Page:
Kevin’s career was marked by considerable flair with the proverbial larger-than-life persona. But his professional philosophy was very much about substance, not flash. His books counseled against “new coats of paint,” “gimmickry” and “jazz.” He advised companies to “address real customer needs with real solutions” and he helped them do so with the use of consumer surveys and careful statistical analysis. This work was endlessly fascinating to him, and he took great and well-deserved pride in its quality and positive impact on companies and their customers.
Kevin lived a full personal life in parallel with his professional one. He enjoyed 25 years of marriage to Kathy and they raised their son Neville in Gloucester, becoming integral members of the community. Kevin had three children, Susan, David and Karen with his first wife Elinor Lentine, raising them in Bedford.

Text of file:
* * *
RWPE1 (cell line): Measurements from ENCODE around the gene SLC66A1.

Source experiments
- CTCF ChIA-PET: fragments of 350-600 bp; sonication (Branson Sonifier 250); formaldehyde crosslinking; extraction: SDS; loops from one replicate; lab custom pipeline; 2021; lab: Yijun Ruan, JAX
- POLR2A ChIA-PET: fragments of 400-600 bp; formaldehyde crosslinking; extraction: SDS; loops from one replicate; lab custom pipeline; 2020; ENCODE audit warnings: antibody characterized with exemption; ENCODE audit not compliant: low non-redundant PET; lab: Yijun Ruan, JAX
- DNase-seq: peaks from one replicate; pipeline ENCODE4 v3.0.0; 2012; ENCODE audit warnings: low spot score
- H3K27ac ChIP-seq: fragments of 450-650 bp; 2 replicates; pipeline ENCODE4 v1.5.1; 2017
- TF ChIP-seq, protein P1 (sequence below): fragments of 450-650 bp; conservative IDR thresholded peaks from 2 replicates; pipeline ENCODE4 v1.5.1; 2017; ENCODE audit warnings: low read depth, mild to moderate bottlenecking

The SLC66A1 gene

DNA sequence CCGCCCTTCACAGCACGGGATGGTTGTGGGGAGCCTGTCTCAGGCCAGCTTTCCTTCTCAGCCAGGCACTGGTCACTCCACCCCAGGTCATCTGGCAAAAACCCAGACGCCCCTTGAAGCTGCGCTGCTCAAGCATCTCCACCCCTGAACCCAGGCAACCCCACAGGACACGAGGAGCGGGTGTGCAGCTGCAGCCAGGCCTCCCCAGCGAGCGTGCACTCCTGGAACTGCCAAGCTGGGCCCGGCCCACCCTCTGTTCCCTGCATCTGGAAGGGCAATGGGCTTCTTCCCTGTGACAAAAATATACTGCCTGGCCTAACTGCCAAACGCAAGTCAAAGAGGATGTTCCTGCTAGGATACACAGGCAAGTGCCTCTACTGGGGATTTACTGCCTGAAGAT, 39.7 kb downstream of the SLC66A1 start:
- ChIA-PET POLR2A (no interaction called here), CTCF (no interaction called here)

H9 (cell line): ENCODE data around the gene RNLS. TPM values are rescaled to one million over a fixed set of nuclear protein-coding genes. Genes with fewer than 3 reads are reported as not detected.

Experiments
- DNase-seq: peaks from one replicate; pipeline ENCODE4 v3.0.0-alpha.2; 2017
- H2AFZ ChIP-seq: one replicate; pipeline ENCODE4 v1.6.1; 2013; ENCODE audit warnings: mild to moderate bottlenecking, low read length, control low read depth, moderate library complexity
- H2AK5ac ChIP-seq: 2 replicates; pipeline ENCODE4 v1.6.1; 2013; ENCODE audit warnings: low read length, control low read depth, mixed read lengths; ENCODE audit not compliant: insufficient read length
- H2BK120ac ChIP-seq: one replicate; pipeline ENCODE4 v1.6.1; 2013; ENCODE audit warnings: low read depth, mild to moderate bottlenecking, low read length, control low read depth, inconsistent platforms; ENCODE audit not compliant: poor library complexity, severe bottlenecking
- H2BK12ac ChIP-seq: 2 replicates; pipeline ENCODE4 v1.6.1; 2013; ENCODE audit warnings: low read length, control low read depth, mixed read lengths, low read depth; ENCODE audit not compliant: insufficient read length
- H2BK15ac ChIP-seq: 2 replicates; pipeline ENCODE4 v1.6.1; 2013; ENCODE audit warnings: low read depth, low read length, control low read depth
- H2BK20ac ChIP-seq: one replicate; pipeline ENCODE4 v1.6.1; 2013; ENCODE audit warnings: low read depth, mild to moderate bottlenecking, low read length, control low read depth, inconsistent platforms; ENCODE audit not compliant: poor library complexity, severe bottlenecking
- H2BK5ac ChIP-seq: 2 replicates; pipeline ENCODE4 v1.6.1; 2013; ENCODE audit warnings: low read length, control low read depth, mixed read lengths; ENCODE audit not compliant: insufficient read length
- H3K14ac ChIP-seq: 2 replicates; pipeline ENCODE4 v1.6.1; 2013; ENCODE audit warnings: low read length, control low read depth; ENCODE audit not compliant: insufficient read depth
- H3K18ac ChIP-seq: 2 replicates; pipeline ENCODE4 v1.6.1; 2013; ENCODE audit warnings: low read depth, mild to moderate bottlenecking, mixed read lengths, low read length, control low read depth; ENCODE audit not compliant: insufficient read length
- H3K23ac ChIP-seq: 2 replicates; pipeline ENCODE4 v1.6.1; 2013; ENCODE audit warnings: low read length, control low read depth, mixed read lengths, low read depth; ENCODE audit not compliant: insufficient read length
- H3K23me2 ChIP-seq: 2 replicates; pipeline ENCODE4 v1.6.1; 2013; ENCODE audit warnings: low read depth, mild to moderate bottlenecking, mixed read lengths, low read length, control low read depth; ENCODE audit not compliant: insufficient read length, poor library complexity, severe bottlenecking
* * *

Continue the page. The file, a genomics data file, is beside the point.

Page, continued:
He and his brothers Bill, Tom and Gerald were close from childhood into adulthood, convening often on land and sea. Some of Kevin’s closest friends were those he made when he was just a boy, lifelong friendships that shared many adventures, laughs and life’s milestones.
His mark on all was profound. He was known for entertaining people and also inspiring them; for helping people and for demanding much of them; for singing children to sleep and rousing them at dawn. He was a powerful and unforgettable presence in the lives of all who knew him.